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How to sniff web traffic from Marketplace-based Android applications

· Mobile Zone

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There are cases when it is necessary to track the outgoing and incoming traffic related to Android applications. However, Android as a platform is not really friendly towards this kind of operations. The most common way I am analyzing the traffic that is targetting a mobile device is by setting an ad-hoc wireless network while my computer is connected to a wired connection. Both Windows Phone 7 and Android support connecting to secondary networks (aka ad-hoc), but Android doesn't support this by default.

So there are three choices I was thinking about:

  • Sniffing all WiFi packets for the needed data
  • Sniffing data from the emulatorĀ 

Both ways had major limitations. Sniffing the general WiFi traffic would require additional configuration in my case. The emulator doesn't have the Marketplace and I don't have direct access to the APK. Or at least that's the default behavior.

Since my device is un-rootable and there is no way I could connect it to an ad-hoc network at this moment, I though that the emulator is the best way to go. So the first thing I though of is unlocking the default image to carry the Marketplace. This wasn't a complicated task, so I eventually enabled the Marketplace.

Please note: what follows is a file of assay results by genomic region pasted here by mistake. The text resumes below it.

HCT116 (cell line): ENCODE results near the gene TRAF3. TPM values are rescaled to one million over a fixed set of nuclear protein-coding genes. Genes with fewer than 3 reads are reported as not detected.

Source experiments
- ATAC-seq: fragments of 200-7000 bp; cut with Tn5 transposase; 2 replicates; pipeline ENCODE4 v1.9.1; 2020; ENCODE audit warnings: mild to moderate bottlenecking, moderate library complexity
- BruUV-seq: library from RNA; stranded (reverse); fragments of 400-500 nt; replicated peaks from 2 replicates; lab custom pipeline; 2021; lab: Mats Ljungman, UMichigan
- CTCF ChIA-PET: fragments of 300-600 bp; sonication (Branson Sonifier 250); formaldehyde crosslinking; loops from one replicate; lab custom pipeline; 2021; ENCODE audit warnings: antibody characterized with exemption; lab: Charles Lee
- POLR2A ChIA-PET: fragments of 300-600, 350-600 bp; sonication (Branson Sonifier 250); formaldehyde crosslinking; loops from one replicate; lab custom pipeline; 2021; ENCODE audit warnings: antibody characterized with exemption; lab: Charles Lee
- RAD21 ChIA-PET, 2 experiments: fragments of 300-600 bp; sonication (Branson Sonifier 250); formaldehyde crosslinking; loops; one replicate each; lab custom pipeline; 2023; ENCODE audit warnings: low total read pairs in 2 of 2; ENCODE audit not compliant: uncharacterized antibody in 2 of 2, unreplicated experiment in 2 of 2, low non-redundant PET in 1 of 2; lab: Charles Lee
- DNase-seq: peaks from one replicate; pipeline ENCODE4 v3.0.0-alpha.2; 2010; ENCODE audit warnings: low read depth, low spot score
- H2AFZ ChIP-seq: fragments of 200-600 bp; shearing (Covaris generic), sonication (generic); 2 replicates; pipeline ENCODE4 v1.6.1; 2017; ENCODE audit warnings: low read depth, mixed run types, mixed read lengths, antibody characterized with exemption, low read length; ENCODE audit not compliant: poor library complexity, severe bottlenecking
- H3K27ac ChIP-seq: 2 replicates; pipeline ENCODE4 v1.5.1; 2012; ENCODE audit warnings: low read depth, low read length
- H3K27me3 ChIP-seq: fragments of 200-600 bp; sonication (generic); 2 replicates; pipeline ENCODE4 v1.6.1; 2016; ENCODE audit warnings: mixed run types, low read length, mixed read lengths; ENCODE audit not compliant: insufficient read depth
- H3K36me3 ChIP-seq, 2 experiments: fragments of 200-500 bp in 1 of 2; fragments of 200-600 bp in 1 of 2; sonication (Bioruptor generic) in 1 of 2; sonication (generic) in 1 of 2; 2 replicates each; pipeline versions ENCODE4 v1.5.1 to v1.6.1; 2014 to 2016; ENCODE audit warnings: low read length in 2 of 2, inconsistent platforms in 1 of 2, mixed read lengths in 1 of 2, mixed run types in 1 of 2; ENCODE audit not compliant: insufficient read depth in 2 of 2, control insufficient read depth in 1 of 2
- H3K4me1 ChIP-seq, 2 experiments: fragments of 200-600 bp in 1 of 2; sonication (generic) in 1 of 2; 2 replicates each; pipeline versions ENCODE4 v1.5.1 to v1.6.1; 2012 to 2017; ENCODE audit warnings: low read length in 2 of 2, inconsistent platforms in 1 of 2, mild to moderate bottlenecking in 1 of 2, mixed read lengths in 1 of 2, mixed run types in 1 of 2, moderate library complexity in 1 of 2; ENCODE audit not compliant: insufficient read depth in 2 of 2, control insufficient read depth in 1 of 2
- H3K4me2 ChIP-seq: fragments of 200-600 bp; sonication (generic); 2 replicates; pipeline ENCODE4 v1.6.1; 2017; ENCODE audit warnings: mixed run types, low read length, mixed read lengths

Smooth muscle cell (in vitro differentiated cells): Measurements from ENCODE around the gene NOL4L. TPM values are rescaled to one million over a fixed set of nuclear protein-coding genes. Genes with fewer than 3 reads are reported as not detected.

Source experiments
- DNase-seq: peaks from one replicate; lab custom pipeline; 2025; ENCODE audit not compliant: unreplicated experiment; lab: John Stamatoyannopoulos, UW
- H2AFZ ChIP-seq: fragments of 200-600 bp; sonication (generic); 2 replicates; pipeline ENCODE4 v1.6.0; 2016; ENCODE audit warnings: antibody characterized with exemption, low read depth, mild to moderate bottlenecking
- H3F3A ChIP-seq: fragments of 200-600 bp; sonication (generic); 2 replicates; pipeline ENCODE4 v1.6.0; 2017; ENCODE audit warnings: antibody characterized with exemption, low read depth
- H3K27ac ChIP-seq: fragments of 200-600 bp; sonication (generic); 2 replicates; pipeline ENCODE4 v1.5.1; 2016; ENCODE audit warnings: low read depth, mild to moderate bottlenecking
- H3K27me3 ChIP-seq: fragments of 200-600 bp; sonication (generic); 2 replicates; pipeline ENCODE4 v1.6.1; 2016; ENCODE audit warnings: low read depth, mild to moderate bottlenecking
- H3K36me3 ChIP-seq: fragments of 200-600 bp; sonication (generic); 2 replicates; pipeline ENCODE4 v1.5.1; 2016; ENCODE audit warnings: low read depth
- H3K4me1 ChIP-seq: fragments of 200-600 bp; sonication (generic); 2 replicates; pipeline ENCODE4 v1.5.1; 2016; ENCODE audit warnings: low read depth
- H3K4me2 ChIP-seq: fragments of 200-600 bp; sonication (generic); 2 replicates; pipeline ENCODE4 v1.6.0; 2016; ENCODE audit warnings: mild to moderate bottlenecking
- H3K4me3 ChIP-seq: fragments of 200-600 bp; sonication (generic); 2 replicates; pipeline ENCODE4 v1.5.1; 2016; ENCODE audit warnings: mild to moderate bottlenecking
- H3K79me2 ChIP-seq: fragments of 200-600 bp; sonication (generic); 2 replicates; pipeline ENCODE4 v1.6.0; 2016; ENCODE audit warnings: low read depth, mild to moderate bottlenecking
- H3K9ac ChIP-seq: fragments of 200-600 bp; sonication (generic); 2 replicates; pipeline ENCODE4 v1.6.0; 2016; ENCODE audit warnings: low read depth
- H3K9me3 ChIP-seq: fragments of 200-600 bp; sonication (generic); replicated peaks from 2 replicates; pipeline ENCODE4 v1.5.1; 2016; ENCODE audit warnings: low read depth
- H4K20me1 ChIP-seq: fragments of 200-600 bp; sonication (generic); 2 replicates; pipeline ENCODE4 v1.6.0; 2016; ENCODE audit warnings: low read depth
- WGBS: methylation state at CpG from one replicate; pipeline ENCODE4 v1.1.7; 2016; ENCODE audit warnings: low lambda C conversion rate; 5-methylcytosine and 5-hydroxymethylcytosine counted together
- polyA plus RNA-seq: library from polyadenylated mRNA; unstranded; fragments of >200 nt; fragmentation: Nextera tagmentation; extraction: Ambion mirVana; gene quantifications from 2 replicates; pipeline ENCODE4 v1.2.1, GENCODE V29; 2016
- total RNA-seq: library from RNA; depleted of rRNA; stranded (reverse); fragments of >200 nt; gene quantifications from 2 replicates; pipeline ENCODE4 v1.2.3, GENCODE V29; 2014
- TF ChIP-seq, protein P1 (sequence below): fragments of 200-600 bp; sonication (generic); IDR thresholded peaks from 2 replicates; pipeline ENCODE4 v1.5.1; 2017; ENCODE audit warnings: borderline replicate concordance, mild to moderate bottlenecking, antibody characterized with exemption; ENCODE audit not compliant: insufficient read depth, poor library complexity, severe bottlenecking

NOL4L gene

But there was one problem - due to some limitations of the imageĀ  "hack", the Marketplace isn't associated with the correct location. Therefore, the application I was looking for was not available. The next step was obtaining the actual application APK, so I can put it on the emulator.

The file browser on Android doesn't offer the possbility to access the data folder. However, there are applications that allow APK backup, and appInstaller is one of them:

Just what I needed! Once I copied the APK package on the SD card (that is required), I copied it locally and then used adb install PATH_TO_APK to install it on the emulator (given that the device is disconnected. One thing to make sure is that the emulator is running the correct version of the OS.

Simple as that. Once the app is installed, all communications are done through the local network pipe and general tools like WireShark and Fiddler can be used.

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